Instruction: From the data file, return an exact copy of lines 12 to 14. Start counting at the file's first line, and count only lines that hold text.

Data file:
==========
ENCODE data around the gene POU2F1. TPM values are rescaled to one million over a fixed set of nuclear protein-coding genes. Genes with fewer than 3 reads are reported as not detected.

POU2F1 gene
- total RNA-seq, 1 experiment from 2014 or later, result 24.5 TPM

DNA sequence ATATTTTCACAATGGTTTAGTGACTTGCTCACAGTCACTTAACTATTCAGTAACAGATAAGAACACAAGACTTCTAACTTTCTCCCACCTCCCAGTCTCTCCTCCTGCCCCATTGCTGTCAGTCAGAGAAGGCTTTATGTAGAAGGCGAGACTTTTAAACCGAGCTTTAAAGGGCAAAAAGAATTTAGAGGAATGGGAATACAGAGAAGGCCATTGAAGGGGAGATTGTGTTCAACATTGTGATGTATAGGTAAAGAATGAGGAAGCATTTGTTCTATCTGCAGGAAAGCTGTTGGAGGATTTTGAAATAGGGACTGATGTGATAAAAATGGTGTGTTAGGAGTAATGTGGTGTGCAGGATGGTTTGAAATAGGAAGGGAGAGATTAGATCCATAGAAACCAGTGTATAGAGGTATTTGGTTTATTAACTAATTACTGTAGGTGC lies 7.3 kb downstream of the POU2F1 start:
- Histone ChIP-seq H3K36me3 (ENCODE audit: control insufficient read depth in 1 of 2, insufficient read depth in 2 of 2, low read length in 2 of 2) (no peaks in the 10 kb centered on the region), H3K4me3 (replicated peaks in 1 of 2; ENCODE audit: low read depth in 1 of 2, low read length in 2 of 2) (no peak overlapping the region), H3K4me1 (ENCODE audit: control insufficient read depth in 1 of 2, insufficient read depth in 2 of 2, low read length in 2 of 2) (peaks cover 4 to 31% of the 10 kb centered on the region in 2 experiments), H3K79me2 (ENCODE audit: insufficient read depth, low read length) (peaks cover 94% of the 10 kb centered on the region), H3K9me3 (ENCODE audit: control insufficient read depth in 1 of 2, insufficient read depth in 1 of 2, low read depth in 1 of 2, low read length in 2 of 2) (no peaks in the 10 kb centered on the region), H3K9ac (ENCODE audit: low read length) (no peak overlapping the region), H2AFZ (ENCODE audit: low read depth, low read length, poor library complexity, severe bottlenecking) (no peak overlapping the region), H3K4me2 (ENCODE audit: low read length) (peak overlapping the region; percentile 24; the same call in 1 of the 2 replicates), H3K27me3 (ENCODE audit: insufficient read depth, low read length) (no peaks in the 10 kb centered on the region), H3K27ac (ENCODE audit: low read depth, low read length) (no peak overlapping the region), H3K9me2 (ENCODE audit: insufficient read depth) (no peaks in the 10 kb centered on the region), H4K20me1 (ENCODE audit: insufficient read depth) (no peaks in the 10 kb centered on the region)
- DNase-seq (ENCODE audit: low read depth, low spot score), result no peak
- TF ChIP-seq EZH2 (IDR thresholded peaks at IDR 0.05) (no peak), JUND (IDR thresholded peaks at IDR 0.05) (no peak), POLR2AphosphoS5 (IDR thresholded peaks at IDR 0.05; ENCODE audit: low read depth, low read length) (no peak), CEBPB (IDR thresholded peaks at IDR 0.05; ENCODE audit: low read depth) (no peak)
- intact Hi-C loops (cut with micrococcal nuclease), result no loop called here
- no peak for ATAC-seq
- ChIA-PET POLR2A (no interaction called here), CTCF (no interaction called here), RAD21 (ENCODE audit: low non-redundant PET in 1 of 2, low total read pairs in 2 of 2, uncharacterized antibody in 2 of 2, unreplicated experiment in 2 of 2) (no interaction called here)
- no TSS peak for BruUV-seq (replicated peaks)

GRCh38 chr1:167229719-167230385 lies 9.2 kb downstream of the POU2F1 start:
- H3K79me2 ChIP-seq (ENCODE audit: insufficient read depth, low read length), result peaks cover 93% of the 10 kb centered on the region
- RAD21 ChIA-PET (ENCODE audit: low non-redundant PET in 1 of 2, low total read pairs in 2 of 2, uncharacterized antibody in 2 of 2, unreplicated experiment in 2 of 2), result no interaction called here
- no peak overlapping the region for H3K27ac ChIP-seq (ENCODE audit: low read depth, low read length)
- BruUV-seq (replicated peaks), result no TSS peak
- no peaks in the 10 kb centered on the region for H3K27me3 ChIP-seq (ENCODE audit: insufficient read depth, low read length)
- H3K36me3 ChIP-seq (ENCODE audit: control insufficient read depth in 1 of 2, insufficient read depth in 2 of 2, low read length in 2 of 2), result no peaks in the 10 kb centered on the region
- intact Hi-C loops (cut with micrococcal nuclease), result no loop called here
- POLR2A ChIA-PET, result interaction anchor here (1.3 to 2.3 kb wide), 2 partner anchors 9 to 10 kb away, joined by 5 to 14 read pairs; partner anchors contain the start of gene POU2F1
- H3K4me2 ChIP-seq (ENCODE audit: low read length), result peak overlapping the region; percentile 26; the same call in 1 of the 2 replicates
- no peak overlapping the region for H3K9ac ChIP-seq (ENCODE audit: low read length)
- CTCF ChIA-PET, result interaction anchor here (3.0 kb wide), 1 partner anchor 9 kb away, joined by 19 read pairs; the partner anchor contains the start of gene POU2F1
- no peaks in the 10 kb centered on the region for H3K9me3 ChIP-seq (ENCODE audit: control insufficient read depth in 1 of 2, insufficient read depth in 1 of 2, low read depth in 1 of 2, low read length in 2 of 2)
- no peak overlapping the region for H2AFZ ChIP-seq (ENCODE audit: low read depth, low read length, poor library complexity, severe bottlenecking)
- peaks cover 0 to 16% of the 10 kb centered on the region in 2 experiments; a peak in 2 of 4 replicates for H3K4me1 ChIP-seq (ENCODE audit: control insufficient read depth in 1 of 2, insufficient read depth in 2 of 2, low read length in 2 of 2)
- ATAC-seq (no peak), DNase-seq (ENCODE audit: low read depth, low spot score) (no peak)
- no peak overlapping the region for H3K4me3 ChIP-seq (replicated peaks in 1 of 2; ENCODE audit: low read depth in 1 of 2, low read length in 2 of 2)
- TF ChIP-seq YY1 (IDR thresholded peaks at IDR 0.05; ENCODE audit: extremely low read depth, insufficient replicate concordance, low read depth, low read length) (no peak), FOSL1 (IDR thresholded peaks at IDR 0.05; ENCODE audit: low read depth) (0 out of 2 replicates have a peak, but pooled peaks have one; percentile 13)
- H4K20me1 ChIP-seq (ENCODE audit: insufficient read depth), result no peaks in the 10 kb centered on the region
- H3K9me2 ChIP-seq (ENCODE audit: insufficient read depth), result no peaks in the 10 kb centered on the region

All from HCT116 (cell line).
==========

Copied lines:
GRCh38 chr1:167229719-167230385 lies 9.2 kb downstream of the POU2F1 start:
- H3K79me2 ChIP-seq (ENCODE audit: insufficient read depth, low read length), result peaks cover 93% of the 10 kb centered on the region
- RAD21 ChIA-PET (ENCODE audit: low non-redundant PET in 1 of 2, low total read pairs in 2 of 2, uncharacterized antibody in 2 of 2, unreplicated experiment in 2 of 2), result no interaction called here